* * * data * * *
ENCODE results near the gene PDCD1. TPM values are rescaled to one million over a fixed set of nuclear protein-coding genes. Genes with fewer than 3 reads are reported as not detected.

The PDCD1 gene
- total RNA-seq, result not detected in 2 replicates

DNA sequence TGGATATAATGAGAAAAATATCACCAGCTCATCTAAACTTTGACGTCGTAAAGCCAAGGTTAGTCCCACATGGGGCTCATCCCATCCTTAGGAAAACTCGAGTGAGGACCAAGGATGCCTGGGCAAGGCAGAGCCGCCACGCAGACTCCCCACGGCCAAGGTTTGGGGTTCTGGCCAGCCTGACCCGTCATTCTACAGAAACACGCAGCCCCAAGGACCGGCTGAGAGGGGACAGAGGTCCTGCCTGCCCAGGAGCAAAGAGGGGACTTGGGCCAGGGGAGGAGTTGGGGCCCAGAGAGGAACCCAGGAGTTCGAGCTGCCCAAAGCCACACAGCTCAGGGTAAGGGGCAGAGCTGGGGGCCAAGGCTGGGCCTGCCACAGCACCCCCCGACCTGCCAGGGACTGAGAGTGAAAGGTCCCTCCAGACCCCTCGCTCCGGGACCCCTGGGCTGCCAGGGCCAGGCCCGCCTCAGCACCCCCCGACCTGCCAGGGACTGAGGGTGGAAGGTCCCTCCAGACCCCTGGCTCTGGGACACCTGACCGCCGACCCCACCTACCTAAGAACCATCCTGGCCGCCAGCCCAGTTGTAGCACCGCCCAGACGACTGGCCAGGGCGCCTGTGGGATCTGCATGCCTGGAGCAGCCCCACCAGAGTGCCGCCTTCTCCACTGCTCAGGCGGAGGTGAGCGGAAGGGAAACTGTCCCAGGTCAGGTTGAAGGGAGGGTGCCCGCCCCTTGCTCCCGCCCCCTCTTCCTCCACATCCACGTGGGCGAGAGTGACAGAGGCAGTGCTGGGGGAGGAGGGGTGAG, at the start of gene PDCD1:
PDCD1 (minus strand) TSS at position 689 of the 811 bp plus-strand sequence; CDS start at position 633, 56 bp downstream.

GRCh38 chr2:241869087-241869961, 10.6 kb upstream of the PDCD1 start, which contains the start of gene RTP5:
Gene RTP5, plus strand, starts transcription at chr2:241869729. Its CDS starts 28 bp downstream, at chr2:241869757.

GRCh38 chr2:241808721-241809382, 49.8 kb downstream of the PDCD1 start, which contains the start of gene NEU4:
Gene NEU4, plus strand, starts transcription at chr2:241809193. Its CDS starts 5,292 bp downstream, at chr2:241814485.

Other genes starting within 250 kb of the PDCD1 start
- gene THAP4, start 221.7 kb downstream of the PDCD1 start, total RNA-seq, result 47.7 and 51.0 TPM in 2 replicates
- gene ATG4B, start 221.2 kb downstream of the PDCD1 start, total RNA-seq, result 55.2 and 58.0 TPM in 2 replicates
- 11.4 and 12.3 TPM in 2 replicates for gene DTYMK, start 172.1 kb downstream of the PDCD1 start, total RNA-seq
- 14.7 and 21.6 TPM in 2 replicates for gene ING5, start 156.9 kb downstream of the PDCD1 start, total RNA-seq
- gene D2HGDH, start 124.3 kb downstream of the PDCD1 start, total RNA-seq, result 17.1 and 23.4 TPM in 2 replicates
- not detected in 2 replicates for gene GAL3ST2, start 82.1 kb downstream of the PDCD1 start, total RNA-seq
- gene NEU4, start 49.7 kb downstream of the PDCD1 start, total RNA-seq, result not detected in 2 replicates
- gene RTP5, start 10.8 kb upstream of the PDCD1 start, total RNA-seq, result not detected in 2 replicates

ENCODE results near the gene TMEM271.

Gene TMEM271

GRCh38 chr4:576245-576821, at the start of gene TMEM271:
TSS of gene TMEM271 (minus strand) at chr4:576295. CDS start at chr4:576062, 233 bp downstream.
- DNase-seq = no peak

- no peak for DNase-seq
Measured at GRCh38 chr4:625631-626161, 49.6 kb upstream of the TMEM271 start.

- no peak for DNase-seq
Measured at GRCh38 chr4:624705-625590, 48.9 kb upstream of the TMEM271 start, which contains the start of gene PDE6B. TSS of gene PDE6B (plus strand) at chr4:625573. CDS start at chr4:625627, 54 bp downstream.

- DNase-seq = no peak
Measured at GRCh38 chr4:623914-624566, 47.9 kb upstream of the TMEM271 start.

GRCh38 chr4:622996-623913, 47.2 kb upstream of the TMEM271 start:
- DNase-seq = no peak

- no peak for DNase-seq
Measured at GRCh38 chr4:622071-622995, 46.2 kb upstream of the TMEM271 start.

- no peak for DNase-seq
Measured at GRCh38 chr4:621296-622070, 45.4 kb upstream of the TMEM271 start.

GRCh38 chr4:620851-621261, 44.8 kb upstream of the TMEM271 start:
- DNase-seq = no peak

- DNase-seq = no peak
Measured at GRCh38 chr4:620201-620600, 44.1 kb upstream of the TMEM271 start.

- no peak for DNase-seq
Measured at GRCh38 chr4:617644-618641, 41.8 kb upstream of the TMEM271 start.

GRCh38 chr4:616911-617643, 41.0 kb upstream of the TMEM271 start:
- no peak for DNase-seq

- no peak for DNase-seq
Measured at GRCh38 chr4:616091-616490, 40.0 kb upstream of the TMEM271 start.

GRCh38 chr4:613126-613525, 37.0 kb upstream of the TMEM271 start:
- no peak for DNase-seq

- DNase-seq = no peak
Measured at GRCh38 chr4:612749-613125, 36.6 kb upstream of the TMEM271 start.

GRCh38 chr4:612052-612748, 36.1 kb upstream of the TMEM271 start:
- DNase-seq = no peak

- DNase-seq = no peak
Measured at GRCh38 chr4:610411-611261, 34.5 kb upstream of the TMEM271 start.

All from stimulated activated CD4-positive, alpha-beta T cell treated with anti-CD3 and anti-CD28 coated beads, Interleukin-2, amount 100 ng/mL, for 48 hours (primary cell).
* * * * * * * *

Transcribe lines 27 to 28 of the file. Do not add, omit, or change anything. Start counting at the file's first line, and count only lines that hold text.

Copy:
Measured at GRCh38 chr4:624705-625590, 48.9 kb upstream of the TMEM271 start, which contains the start of gene PDE6B. TSS of gene PDE6B (plus strand) at chr4:625573. CDS start at chr4:625627, 54 bp downstream.

- DNase-seq = no peak